(Makeup)

These Scene-Stealing Runway Beauty Moments Are Still Iconic As Ever

Might as well call it Beauty Week.

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A model walks the runway at the Christian Dior Haute Couture show as part of the Paris Fashion Week ...

As it was once immortally phrased on season one of The Real Housewives Of Atlanta, you simply can’t have a fashion show without fashions. The actual garments themselves are both the point and the focus of a runway show — but if you’ve ever attended, tuned in to a live stream, or parsed through the photos afterward, you’ll notice that’s not always the case. While makeup, hair, set, music, and special guests are typically used to underscore, emphasize, and add to the overall theme, there are more than a few instances where those “extras”, especially the runway beauty looks, stole the entire show.

Really, those triumphant runway beauty moments can more or less be divided into two camps. There are those looks that reflect the show and, ultimately, the garments themselves with clearly on-theme motifs, and there are looks that reflect a larger cultural moment — though it could be argued that they both feed into each other like everything else in fashion’s wildly glamorous (and never-ending) cycle.

As the F/W ‘22 shows approach, take a look back at the greatest scene-stealing runway beauty looks of the past that everyone’s still buzzing about today.

Dior Haute Couture, 2011

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Dior’s 2011 couture show was marked by more than a few references to the show’s schism-centered theme, toggling between prototypical 19th-century French heritage symbols (Pierrette clown hats, giant Rococo frills) and ideas of a high-fashion future. A dream team glam squad of Orlando Pita on hair and Pat McGrath on makeup teased hair into sequin-adorned nests and painted on scarlet scowls and brows, but one image of a model’s highlighted chin nestled into the crook of a spangly silver moon is still seen all over mood boards today.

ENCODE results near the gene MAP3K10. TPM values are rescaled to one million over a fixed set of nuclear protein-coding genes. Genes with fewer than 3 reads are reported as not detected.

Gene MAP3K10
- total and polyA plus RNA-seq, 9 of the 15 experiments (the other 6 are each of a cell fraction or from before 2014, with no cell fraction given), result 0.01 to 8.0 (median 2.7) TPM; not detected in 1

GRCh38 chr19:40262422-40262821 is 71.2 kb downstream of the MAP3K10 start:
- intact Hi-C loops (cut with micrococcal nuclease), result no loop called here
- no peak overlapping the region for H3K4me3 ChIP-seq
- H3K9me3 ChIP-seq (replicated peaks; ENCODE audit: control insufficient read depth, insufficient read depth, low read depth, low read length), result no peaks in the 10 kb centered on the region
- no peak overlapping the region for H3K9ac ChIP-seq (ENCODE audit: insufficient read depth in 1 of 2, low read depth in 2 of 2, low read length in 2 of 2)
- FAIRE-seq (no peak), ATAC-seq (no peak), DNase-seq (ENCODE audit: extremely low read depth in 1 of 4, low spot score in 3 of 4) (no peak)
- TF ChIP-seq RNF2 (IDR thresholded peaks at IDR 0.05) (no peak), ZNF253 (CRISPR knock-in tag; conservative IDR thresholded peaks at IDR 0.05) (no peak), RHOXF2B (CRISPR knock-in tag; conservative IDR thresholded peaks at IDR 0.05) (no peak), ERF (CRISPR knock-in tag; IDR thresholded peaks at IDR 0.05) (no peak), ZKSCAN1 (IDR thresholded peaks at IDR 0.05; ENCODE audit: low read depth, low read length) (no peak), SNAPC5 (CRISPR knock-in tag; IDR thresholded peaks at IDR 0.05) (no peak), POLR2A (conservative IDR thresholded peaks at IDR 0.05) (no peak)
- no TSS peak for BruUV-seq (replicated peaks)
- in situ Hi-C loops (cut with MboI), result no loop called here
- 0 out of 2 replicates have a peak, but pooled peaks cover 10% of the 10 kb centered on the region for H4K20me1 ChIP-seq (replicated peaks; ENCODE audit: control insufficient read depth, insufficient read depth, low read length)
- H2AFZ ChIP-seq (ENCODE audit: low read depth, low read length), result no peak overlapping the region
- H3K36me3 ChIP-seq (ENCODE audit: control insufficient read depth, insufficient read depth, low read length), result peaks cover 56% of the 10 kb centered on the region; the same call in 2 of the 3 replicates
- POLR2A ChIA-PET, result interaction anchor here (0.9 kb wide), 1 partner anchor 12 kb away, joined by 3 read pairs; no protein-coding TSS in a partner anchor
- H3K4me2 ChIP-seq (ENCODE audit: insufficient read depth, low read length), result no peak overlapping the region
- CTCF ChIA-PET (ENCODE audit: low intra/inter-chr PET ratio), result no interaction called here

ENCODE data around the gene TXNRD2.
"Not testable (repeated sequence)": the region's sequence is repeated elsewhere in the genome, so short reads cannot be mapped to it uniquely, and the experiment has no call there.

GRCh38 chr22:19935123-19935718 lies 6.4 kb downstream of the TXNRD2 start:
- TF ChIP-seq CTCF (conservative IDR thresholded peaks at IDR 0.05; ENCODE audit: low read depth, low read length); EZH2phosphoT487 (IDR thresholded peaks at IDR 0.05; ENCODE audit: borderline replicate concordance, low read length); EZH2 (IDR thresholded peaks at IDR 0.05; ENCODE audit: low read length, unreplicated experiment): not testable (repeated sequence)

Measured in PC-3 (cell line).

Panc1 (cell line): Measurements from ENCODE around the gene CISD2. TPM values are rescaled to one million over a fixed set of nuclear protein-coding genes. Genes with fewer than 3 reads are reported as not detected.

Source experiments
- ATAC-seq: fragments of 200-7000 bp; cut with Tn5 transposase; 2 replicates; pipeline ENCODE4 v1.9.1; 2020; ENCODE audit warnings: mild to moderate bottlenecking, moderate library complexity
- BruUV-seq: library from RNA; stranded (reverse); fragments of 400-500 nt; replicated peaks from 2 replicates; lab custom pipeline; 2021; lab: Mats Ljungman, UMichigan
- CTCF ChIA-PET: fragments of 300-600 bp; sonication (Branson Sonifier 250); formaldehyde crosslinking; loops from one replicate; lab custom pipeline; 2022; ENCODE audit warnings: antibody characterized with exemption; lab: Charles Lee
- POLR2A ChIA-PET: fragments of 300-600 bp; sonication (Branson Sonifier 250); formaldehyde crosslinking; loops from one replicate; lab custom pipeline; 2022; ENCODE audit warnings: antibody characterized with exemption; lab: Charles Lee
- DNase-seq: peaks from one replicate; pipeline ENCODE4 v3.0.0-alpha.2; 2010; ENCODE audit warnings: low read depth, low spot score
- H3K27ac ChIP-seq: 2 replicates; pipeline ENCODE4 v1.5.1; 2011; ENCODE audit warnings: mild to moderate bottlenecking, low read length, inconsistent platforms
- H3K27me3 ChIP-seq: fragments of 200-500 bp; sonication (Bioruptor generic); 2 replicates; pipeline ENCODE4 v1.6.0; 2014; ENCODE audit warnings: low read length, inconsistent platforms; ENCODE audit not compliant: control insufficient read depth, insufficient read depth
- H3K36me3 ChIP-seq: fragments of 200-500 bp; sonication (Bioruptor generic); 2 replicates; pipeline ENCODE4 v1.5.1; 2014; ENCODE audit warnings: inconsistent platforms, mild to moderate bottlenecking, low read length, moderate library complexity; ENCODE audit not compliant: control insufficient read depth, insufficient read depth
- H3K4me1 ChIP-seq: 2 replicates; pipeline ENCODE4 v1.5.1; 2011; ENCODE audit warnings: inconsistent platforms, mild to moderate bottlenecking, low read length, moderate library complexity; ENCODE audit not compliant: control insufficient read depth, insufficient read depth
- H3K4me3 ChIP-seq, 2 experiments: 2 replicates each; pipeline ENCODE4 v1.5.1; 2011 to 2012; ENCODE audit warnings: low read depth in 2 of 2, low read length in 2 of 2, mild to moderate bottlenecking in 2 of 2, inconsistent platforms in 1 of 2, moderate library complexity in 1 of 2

Savage X Fenty Vol. 1, 2018

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With one expansive foundation collection, Rihanna single-handedly changed the way beauty companies produce and market cosmetics — she quite literally altered that landscape for good. So it makes sense then that her Savage x Fenty lingerie runway show — which itself helped deal the death knell to more “traditional” lingerie presentations like the controversially conventional Victoria’s Secret Fashion Show — would come with a few iconic moments of its own.

Model Slim Woods’ show look of iridescent purple eyeshadow, glossy lips, and two-toned turquoise-and-green hair seem emblematic of what was to come, beautywise, for an entire generation. Plus, at nine months pregnant — the show actually sent her into labor — Slim Woods’ powerful, self-assured strut was an unforgettable body beauty moment in its own right.

Fendi Haute Couture, Fall 2019

Just a year before ‘70s-inspired styles like curtain bangs and fluffy Donna Summer curls would take over the youngest generations en masse, 2019’s Fendi couture show (held at the actual Colosseum in Rome) very presciently unleashed a series of silky, swishy shags only differentiated by their color — some models had wig shades matching their natural hair colors, while some walked down the runway with gown-matching tawny, silver, and pistachio-green shags of their own.